Stinky Baits for Catfish

By Dennis Smith

Bass, trout and walleyes probably command the majority of attention from local anglers, but the homely catfish is not without its share of loyal fans around here too. In fact, there are more of them hereabouts than you might imagine.

Even uppity fly fishermen and tournament pros on the bass and walleye circuits will, if you pinch them hard enough, confess that a night of good old-fashioned, down-home, redneck-style lawn-chair fishing for a stringer full of whiskerfish can be a barrel of laughs. Never mind that almost any catfish they catch will probably fight twice as hard and three times longer and taste better than all the others — except for the walleyes — to which they’ll run a very close second in the frying pan.

Despite the popularity of the glamour species, clerks in the fishing department of any western hook and bullet store will tell you there’s a continual demand for the specialized rods, reels and terminal tackle many prefer for cats: large, wide-gapped hooks, heavy sliding sinkers, glow-in-the-dark rod lights, and the tinkle bells some guys like to put on their rods to wake them up in case they fall asleep waiting for a bite.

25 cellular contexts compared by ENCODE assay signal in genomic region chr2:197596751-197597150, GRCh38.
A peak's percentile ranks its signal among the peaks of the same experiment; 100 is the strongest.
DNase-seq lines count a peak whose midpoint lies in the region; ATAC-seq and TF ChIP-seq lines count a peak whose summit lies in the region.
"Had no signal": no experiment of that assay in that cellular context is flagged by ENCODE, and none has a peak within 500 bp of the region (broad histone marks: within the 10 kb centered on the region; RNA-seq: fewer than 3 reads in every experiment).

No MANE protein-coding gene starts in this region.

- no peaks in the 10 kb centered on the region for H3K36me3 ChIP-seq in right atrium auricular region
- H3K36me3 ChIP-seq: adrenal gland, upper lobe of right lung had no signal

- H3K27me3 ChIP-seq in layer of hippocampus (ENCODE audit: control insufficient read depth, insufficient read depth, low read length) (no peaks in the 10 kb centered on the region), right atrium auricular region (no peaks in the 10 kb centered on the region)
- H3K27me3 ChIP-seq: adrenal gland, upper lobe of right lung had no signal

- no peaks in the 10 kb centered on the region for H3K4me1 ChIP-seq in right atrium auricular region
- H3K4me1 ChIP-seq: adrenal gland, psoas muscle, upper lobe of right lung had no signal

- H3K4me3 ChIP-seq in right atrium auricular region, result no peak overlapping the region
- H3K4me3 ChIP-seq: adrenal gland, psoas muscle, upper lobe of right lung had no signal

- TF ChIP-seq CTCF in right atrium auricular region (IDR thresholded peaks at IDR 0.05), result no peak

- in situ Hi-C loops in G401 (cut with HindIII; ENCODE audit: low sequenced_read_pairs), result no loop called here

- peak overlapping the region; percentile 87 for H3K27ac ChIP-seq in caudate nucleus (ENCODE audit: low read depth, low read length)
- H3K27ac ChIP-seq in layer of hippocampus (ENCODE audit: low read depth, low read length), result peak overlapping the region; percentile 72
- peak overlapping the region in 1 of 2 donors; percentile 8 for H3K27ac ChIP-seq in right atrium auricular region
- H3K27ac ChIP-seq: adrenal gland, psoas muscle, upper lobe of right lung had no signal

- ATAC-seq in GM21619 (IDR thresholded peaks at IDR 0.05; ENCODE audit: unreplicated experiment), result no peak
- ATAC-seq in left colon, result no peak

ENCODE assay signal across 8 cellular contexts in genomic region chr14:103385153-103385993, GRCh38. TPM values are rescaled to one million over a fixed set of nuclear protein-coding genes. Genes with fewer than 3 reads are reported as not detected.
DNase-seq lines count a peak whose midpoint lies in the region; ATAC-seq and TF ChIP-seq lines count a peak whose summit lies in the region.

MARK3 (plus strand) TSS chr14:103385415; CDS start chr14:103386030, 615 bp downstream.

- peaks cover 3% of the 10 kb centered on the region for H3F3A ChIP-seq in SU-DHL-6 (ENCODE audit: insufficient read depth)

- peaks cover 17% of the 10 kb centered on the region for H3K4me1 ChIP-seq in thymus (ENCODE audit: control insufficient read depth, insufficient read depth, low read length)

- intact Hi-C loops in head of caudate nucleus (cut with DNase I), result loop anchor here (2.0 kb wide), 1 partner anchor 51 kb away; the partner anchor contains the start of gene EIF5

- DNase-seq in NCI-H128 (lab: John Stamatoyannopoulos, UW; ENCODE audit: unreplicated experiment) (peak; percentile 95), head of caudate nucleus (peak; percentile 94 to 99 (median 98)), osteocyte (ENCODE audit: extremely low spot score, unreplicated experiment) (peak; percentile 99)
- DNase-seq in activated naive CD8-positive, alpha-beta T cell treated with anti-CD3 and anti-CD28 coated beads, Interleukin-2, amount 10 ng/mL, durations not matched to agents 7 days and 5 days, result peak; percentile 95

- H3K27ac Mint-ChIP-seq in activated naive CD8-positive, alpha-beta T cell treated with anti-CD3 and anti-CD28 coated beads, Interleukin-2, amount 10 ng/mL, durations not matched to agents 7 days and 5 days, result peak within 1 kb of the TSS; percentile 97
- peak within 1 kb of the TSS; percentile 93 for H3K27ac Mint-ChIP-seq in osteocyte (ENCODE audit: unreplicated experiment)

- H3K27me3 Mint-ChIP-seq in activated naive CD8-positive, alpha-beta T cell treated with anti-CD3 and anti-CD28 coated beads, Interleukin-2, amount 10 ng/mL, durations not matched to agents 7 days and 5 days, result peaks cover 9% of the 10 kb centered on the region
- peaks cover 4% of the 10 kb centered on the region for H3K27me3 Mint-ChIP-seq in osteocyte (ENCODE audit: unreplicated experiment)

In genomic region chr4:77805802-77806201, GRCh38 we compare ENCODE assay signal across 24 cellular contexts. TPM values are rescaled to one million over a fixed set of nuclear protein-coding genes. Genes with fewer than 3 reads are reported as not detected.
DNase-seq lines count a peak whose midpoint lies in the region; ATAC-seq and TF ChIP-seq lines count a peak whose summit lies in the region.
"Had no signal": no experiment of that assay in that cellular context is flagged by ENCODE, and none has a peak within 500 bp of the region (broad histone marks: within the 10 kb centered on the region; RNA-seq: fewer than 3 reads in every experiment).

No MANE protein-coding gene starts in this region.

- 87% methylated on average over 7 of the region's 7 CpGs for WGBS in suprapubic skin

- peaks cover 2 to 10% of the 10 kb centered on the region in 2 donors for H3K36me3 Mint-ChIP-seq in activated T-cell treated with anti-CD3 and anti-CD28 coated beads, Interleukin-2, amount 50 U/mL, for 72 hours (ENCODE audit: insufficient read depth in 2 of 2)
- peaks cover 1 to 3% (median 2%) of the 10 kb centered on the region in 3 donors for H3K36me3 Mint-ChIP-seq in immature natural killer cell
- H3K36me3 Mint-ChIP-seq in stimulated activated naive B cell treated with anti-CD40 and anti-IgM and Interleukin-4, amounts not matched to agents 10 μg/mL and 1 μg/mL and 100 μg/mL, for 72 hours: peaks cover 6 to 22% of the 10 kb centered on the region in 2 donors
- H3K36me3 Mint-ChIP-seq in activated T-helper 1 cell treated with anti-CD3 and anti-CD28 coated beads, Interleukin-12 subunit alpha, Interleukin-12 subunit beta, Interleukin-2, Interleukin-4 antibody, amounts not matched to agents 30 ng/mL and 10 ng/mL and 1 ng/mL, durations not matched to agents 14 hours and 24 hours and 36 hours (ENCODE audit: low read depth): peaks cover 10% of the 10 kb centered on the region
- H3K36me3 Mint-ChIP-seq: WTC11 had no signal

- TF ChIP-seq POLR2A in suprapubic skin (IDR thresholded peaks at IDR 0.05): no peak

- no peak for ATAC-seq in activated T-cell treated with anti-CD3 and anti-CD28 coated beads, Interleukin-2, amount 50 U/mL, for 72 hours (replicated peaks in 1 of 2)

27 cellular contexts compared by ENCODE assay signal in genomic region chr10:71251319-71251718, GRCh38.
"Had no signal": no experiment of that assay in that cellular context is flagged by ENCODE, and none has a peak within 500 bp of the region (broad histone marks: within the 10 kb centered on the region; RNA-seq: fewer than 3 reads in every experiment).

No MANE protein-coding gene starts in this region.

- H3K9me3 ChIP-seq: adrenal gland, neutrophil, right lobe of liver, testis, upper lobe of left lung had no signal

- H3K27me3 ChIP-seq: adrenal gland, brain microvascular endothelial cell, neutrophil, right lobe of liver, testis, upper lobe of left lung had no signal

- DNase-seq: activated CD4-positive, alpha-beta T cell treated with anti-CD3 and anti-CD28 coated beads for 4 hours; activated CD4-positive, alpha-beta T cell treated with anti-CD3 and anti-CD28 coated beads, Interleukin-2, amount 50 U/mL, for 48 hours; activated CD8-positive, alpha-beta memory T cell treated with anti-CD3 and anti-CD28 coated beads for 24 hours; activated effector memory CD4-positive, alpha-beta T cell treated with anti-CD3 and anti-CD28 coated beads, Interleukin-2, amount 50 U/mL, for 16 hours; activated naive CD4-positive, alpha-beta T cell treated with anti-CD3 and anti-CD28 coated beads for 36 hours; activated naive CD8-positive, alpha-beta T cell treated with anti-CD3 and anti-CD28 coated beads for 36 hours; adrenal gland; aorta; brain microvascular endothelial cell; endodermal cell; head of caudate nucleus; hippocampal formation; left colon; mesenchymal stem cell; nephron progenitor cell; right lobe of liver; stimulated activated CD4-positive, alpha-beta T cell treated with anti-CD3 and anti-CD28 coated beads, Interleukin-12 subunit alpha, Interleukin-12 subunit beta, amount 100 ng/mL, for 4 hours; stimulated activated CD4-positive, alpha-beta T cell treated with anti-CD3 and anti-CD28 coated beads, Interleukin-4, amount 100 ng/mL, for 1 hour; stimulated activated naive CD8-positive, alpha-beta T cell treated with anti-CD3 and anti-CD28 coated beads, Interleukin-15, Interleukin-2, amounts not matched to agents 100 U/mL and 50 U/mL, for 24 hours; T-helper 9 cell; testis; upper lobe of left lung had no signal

And then there’s the arcane assortment of commercially prepared catfish baits ranging from gizzard shad marinated in anise, garlic or assorted fish oils to frozen suckers, anchovies, pickled crawdads, rancid blood baits and jars of stuff so horribly repugnant it would make a buzzard wretch. Nonetheless, catfish love them all and they sell like hotcakes, even if they don’t smell like them.

Catfish are notorious night hunters with small beady eyes; they locate the majority of their food by smell. Plain old nightcrawlers are effective, too, but are more likely to attract non-target species like trout, carp and suckers.

The boys and I like raw, fresh chicken liver — or rather the catfish do — so that’s what we use most often. It has just enough of that funky, farm boy charm about it to appeal to our redneck side (and the catfish’s taste buds) without being so utterly distasteful as to keep us from skewering meaty gobs of it on our hooks. Even so, we always stash baby-wipes or hand sanitizer and towels in our tackle bags to clean our hands with after we bait up so we can munch Cheetos, chips and miscellaneous snacks through the night without fear of contracting salmonella or some other nasty intestinal ailment.

Dennis Smith is a freelance outdoors writer and photographer whose work appears nationally. He lives in Loveland.